Jacksunia Wolfe, Ed. D.; Director of Special Education, Adjunct Professor, Kingport City Schools
In a time where technology is at our fingertips and plays a part in almost everything we do, we continue to ask, “What impact does technology have in the world of education?” For me, the more relevant question is “How does technology provide access to the learning environment and curriculum for students impacted by a skills deficit or disability?” Students with communication, cognitive, behavioral, or physical delays receive special education services and support in the school setting; these services and supports are designed to ensure equal access to the learning environment. Often the same technology their typical peers use throughout the day as convenience is a necessary tool for their success.
How many text messages do you send throughout the day? What about a typical teenager? Do you use a note-taking app for your grocery list? Have you ever been in a situation where you and a friend were speaking different languages? For a student who is deaf, a text message or note-taking app on a cell phone becomes a way to communicate with a group of peers or community members who do not know American Sign Language. It is a way to ask a teacher a question or make a comment on an assignment without having to rely solely on an interpreter or personal assistant.
C-Pen® Readers, audible text, and voice recording options allow students who struggle with written text to access assignments, books, and full course content without having a human reader in the seat beside them or pulling them out of a classroom. For a middle or high school student, being able to wear a pair of earbuds and listen to text takes away the social stigma often referenced when someone has to read-aloud to them. Speech-to-text extensions on devices can provide students access to a different mode of writing. Often students with deficits in decoding, fluency, and written expression think faster than they write and become frustrated when asked to put “pencil to paper” or “fingers to keyboard.” Adaptive technology options have provided students with an alternate way of expressing thoughts, summarizing reading, and answering written response questions. Providing students with the option to use a speech-to-text extension on a laptop or app on their phone/tablet allows them to share knowledge and understanding they may otherwise keep hidden away. This option also decreases frustration levels that more often than not result in negative behavior.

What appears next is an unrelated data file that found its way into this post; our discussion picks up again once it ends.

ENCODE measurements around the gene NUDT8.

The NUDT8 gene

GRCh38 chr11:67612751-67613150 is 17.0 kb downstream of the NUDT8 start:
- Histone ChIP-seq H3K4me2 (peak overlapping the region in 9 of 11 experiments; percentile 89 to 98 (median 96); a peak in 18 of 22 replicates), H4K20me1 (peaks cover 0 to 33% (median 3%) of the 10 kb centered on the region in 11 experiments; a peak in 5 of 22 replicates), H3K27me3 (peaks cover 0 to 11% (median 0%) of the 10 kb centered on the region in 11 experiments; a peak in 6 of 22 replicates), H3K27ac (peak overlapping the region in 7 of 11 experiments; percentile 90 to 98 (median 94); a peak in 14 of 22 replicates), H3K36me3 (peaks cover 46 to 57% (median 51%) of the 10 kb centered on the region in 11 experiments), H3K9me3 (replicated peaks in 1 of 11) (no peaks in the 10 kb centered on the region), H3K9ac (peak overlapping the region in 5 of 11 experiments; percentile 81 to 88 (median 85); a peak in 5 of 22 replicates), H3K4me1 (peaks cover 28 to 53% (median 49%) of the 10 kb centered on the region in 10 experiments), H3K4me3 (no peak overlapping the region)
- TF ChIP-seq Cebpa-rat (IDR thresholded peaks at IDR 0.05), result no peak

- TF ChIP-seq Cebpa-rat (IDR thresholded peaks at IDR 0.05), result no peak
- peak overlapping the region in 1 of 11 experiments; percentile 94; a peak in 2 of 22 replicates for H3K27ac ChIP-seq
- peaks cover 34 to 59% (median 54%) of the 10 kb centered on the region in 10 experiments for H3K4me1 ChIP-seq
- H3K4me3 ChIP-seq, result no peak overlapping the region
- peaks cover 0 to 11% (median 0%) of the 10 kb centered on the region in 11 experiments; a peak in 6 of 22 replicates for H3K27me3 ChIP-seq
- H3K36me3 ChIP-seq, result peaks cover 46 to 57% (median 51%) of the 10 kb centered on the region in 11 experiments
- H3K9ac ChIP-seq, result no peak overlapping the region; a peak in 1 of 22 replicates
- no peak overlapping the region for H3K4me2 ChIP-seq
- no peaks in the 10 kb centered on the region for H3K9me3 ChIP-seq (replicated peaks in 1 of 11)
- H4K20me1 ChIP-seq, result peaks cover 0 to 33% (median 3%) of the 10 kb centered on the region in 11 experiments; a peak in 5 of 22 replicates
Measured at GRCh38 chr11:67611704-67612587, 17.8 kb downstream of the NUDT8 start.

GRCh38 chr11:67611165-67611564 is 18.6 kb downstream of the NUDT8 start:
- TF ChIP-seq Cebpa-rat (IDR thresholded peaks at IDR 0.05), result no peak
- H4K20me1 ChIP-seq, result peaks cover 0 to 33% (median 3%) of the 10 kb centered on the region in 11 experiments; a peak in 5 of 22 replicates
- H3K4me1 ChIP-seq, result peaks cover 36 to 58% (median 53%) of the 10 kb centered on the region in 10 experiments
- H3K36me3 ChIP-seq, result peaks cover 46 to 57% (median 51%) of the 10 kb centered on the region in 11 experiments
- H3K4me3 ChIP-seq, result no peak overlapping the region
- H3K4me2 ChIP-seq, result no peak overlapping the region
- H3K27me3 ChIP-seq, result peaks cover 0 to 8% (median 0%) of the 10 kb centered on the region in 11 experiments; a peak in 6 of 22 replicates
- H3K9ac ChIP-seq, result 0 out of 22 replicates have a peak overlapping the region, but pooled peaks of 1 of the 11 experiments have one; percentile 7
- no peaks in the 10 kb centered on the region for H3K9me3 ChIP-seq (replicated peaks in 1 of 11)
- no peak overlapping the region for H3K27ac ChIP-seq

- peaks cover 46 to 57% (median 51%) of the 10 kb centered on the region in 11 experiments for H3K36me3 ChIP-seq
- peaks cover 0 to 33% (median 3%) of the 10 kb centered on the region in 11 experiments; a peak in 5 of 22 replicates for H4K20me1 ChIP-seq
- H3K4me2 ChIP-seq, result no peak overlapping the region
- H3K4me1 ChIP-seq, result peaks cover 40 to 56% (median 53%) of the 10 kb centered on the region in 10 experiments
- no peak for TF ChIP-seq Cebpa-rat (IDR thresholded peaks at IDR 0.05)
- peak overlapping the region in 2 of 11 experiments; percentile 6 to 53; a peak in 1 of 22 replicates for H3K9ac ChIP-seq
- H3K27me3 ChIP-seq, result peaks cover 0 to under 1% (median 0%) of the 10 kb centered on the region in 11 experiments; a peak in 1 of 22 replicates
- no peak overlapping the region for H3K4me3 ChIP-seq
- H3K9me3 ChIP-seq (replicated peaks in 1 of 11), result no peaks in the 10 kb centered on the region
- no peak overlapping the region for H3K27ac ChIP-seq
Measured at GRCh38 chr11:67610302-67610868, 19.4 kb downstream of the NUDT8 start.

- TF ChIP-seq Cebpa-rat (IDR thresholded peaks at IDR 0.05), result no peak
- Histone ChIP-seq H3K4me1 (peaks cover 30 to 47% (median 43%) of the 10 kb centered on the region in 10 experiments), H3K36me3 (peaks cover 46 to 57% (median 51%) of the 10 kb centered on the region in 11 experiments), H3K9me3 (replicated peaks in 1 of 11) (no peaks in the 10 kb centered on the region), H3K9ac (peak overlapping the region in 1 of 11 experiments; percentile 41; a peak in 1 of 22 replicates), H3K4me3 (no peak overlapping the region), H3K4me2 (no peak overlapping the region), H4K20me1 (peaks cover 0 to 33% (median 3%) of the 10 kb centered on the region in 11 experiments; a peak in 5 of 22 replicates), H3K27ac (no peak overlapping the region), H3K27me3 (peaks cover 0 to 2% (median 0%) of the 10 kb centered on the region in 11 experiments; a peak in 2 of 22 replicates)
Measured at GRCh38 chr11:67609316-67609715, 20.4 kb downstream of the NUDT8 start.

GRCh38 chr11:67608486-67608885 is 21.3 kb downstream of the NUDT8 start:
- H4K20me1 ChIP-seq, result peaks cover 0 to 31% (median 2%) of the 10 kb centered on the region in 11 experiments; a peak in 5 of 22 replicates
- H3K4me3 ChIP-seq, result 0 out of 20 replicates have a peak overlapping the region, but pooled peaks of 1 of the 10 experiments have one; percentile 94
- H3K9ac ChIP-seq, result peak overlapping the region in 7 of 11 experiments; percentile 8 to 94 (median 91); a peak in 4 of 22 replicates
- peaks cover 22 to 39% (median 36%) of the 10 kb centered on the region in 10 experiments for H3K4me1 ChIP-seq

Written checklists and step-by-step task instructions are difficult to keep in your pocket at all times. Students who are working on daily living skills, learning a new job skill as part of the transition from school-to-work, or who may just need a reminder of how to complete a task do not want to rely on a piece of paper as a reference. Accessing a cell phone or tablet gives educators other choices for providing support. Recording options like Screencast-O-Matic, YouTube, and Google™ Extensions replace written checklists and instructions with the cell phones students already carry in their pockets. Teachers and therapists record instructional videos, often with students in the lead roles, to continue learning outside of the classroom. These videos can also be added to the list of virtual learning and teletherapy platforms proven essential over the past six months. In a time when schools were forced to close, school systems had to be creative when providing instruction and related services (i.e. speech, occupational therapy, physical therapy) for students at home. Being able to record lessons, interact in virtual meetings and classrooms, and provide teletherapy for students with disabilities continues to be the expectation for schools and their special education departments.
If we were not living in a world where technology continues to be seen as innovative in the classroom, we would be living in a world where student potential would not be reached and a world of limitless possibilities would remain untapped.
Jonathan Daitch, Associate Provost for Online Education, Western University of Health Sciences and Jonathan Labovitz, DPM, FACFAS, CHCQM, Associate Dean, Clinical Education and Graduate Placement Professor, College of Podiatric Medicine at Western University of Health Sciences